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Systematics and Evolution of the Genera of the Marchantiales

Identification KeyMonograph

Series: Bryophytorum Bibliotheca Volume: 51

By: Helene Bischler (Author)

201 pages, 24 plates with b/w photos; 15 b/w illustrations, 9 tables

Gebrüder Borntraeger Verlag

Paperback | Dec 1998 | #96264 | ISBN: 344362023X
Availability: Usually dispatched within 1-2 weeks Details
NHBS Price: £67.99 $83/€76 approx

About this book

Language: English

This survey of the order Marchantiales contains descriptions of the order and of the genera including morphological, ontogenetic and cytological characters, reassessed with living plant material, ecological data, life history traits, geographical distributions and keys, as well as an outline of published evolutionary classifications and scenarios based on morphological, phytochemical and molecular sequence data. The relationships of the order with the other liverwort orders, with the mosses and with the land plants are summarized.

The phylogenetic tree of the order is constructed with a cladistic parsimony analysis, based on 43 selected characters, with outgroup genera from the orders Sphaerocarpales, Monocleales and Metzgeriales. It results in a consensus tree in which the two main sister groups are the Ricciineae on one hand and the Corsiineae-Targioniineae-Marchantiineae on the other.

Character analysis and screening of character evolution in character state graphs derived from the consensus tree show that the ancestors of the Marchantiales had relatively simple morphological traits. Progressively more complex sex-related gametophytic structures and sporophytes with larger foot, seta and capsules are seen in one of the sister groups, which includes the suborders Corsiniineae, Targioniineae and Marchantiineae, with the evolution of stalked gametangiophores, not found in any other order of liverworts. Reductions in these same characters are observed in the other sister group, the Ricciineae.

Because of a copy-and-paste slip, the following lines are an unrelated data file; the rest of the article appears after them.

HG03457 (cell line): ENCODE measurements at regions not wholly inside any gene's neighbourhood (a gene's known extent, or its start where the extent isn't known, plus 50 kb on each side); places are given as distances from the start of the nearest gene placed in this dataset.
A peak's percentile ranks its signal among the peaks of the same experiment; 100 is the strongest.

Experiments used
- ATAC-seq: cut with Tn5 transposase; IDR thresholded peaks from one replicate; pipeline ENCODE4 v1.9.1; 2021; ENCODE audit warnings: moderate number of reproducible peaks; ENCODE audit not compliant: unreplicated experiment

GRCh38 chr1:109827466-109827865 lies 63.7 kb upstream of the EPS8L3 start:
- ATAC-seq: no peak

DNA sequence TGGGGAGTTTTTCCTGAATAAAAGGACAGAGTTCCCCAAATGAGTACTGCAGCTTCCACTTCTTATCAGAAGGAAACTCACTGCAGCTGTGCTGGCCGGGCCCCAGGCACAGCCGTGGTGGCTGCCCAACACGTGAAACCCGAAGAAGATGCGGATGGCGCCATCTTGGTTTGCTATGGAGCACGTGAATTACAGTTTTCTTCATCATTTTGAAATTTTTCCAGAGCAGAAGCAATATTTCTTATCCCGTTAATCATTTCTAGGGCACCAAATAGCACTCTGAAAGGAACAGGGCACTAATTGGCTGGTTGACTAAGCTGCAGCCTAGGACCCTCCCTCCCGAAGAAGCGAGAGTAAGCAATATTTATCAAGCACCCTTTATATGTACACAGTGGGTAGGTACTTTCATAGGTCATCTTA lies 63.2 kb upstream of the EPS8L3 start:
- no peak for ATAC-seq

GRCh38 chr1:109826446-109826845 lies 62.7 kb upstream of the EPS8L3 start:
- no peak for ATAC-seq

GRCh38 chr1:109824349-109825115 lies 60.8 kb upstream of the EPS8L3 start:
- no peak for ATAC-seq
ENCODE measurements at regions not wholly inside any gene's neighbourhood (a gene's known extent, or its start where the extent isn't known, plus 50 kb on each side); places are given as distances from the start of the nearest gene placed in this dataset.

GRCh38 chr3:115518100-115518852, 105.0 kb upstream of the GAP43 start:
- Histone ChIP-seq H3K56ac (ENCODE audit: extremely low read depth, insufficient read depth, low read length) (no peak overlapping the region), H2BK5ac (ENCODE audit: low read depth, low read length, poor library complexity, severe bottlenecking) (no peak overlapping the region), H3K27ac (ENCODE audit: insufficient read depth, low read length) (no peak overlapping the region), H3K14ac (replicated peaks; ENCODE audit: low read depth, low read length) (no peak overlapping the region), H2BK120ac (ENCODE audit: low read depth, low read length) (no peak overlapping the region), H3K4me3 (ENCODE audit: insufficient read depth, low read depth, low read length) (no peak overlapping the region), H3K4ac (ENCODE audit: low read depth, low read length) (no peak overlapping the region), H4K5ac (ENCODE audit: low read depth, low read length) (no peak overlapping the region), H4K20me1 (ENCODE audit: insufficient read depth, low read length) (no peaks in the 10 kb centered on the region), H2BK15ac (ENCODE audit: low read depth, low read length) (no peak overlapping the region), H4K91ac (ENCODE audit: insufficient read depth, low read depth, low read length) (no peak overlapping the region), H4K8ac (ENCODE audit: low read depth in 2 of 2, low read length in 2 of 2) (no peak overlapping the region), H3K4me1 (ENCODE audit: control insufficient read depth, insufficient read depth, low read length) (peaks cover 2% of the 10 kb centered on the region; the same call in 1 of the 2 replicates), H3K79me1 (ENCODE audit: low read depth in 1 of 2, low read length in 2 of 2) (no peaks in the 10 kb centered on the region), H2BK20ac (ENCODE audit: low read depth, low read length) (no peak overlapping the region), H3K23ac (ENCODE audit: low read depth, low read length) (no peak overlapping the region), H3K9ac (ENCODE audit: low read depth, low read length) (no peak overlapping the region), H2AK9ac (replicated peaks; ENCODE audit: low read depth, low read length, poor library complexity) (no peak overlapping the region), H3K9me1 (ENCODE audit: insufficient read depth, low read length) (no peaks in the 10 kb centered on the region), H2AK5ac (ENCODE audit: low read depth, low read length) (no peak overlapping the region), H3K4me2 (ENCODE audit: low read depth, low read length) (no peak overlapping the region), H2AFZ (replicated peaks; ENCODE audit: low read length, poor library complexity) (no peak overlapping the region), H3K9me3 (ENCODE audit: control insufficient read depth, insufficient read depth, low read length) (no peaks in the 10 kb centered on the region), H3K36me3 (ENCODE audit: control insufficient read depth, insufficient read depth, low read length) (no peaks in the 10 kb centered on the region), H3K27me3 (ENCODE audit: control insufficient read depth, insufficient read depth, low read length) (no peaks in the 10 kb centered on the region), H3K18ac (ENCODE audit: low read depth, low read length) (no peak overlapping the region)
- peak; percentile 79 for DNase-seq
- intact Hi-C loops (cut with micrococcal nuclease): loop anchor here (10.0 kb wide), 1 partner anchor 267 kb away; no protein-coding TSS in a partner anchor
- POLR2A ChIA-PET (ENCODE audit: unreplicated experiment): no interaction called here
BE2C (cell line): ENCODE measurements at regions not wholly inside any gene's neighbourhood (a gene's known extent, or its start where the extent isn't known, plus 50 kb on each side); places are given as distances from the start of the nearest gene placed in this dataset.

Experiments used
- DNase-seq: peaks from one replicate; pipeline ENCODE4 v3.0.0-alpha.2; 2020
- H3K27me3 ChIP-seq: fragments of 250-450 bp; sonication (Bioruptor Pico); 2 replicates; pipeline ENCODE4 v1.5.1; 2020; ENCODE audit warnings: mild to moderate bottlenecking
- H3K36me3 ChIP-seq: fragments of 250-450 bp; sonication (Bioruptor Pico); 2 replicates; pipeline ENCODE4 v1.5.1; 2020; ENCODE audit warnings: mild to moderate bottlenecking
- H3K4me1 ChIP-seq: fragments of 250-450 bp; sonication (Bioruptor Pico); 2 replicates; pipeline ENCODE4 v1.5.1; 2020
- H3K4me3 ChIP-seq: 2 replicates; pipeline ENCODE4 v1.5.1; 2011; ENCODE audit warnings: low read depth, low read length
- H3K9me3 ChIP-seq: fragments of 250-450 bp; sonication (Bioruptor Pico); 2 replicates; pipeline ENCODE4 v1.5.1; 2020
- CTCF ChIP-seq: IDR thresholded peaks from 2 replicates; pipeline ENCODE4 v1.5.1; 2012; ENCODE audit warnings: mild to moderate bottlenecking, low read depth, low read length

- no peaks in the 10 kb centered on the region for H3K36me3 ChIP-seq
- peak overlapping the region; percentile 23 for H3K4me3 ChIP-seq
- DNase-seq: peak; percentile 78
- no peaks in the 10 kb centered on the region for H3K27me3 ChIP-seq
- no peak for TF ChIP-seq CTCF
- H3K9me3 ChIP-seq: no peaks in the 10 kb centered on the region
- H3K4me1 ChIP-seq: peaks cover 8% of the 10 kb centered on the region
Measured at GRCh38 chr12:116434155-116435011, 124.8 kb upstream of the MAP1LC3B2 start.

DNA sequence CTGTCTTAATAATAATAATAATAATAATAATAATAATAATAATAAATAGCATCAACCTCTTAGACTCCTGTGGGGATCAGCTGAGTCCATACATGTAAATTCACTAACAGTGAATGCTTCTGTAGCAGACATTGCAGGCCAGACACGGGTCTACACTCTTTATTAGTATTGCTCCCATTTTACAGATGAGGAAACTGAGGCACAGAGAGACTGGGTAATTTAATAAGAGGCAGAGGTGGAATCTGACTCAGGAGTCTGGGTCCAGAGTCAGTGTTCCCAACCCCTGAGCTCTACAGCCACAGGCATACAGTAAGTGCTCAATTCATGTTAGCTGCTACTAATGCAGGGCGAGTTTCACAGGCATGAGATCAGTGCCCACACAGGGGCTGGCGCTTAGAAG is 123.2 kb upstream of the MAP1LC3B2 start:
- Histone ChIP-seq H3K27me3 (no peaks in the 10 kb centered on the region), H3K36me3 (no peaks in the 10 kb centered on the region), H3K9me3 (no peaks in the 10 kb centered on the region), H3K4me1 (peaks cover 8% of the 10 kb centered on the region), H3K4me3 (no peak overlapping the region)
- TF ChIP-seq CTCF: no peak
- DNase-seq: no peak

Sex-related and sporophytic characters show higher stability, with fewer homplasies than the characters of the gametophyte. Seasonality of the former, and differences in the action of environmental conditions upon the haploid, exposed gametophyte as compared with the diploid, sheltered sporophyte, may be invoked as an explanation.

Little support for the proposed phylogenetic reconstruction can be obtained from geographical distribution because many genera have worldwide ranges. No hypothesis on the place or time of origin of the order can be put forward. However, the most ancient stock of taxa seems to have inhabited temperate to hot-temperate, continental areas.

The size of genera, species structure and differences in levels of genetic variability among species, are not reflected by tree topology. Instead, life history patterns appear to be linked to phylogeny. An independent statistical correspondence analysis, including 12 life history characteristics of 230 marchantialean species, discloses four groups of taxa with similar life history patterns. These groups show habitat specificity and are strongly determined by generic and familial membership. Life history traits appear to be shared as a result of common ancestry rather than of convergence due to habitat conditions. Diversification in life history patterns seem to have occurred at either the generic or the familial level, and seem to have been conserved in the course of evolution.